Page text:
GIVING your kids too much praise can actually harm them, research has found.
An expert has warned that congratulating children for small achievements could be harmful for their learning.
Lee Elliot Major, professor of social mobility at Exeter University, told the Daily Mail: “The urge to congratulate children for the smallest of achievements is irresistible for most parents.
“This, after all, is affirmation for us as much as them.
“It’s so tempting to think that showering children with positive words will help them.
“One of the hardest lessons for parents who want the best for their children is to cut down on excessive praise.”
He carried out a survey on 4,500 people, and found that 85 per cent of them had not idea too much praise isn’t helpful.
Prof Major put everything he has learnt about the counter intuitive notion of giving less praise to your children.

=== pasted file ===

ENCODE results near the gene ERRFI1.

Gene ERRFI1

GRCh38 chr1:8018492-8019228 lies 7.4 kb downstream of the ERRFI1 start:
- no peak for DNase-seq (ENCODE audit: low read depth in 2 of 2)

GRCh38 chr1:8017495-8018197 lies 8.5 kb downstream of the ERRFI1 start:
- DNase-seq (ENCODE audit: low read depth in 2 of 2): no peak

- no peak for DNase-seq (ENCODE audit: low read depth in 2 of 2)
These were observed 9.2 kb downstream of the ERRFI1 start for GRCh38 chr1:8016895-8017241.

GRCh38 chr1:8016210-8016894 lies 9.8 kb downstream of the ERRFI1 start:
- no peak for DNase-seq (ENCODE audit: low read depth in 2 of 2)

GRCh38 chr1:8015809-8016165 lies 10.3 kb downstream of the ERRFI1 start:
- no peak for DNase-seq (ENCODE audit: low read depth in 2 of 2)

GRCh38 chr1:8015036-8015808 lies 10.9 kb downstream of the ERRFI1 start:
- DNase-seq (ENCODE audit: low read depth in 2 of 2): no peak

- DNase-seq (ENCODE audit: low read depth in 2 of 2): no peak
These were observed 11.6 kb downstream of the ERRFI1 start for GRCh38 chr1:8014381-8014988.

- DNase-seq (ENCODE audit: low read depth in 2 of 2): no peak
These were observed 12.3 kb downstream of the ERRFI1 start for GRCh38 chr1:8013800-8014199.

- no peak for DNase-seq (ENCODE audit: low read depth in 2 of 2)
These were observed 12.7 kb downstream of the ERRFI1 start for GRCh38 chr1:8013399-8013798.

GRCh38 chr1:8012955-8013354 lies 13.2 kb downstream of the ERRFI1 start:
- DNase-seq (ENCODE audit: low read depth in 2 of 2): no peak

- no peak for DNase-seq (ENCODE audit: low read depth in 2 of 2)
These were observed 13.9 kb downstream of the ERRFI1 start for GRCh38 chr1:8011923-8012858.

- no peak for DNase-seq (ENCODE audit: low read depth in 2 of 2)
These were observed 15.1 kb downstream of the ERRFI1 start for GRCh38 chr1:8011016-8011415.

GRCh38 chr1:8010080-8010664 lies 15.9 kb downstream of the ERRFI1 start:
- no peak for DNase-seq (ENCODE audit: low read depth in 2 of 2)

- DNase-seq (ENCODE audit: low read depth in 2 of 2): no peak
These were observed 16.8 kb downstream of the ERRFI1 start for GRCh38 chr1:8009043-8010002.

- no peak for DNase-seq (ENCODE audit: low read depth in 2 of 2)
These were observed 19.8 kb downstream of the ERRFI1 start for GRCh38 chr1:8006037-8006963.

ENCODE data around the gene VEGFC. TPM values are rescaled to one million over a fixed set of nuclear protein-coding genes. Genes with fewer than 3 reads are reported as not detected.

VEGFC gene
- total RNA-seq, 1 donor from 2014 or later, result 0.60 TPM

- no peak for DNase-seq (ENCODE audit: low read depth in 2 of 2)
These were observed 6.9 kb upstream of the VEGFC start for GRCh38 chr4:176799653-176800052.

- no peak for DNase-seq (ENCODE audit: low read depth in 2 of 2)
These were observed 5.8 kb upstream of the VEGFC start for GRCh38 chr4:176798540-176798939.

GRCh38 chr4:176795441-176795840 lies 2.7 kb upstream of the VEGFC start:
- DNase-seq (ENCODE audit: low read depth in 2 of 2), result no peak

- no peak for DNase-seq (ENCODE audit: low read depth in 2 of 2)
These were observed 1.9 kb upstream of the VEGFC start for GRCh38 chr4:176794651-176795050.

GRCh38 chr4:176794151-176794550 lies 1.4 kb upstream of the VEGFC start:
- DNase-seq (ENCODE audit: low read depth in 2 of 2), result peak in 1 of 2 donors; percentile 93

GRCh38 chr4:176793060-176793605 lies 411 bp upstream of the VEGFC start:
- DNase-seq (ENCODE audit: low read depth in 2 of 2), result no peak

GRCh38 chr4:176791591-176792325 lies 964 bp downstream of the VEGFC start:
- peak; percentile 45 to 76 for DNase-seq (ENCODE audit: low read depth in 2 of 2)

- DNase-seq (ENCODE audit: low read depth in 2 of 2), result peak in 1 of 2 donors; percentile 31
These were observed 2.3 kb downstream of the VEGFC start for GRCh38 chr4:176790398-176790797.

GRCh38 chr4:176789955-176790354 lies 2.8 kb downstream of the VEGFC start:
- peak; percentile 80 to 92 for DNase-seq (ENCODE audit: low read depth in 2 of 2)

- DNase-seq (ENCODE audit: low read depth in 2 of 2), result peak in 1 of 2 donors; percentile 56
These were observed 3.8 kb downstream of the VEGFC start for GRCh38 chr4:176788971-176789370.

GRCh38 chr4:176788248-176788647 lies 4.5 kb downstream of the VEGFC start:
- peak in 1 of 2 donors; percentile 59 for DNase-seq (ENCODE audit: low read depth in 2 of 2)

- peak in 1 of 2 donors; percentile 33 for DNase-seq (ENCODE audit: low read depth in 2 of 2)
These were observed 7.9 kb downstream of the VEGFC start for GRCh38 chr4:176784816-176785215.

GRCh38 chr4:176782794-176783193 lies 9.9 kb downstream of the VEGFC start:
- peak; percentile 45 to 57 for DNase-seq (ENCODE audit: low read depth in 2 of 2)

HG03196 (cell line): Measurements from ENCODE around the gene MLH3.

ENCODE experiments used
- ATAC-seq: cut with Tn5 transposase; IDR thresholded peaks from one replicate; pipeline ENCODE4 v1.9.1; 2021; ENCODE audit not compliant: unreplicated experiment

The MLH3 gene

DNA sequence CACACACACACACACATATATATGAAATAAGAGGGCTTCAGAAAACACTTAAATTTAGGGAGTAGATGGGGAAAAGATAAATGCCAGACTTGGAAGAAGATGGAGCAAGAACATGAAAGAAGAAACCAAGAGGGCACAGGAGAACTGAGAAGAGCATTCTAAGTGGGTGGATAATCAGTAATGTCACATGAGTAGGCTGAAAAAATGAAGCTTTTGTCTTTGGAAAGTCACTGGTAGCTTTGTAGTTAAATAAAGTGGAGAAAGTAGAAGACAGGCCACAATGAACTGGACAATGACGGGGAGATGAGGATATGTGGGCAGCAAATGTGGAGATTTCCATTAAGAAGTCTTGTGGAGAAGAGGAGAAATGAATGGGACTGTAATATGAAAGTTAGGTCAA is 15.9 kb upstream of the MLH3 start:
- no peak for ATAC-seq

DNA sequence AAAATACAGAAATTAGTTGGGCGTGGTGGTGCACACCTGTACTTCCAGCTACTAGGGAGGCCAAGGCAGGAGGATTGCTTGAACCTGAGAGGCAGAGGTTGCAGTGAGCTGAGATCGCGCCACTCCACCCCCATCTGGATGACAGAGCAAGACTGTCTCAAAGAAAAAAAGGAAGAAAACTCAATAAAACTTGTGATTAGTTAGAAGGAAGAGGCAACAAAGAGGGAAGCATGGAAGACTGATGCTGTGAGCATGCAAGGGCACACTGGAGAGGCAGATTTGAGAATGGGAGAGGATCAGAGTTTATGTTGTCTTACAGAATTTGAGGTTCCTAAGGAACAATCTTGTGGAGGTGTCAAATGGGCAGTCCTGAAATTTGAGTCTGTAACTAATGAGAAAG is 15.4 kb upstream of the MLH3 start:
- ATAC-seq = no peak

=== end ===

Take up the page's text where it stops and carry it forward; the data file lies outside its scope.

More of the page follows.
He complied a book, The Good Parent Educator, using research that proves his theory.
He added: “Being praised for an easy task sends a subliminal message of low expectations.”
It comes after we revealed how Angela Karanja, an adolescent psychologist and parenting teenagers expert, explained it’s best to avoid blanket praise.
Angela said: “Telling a kid they are perfect can prevent them from trying new things because of fear of not achieving similar standards, set from the parent’s suggestion of perfection.
“This interferes with the growth mindset and can breed procrastination as the child may always be waiting for when the time is perfect in order to attain that perfection that has been suggested they are.”
She also added it’s better to try and not compare children with others, even if you are praising them.
Angela said: “Comparing from the point they are better than others, can lead to disrespecting others.”
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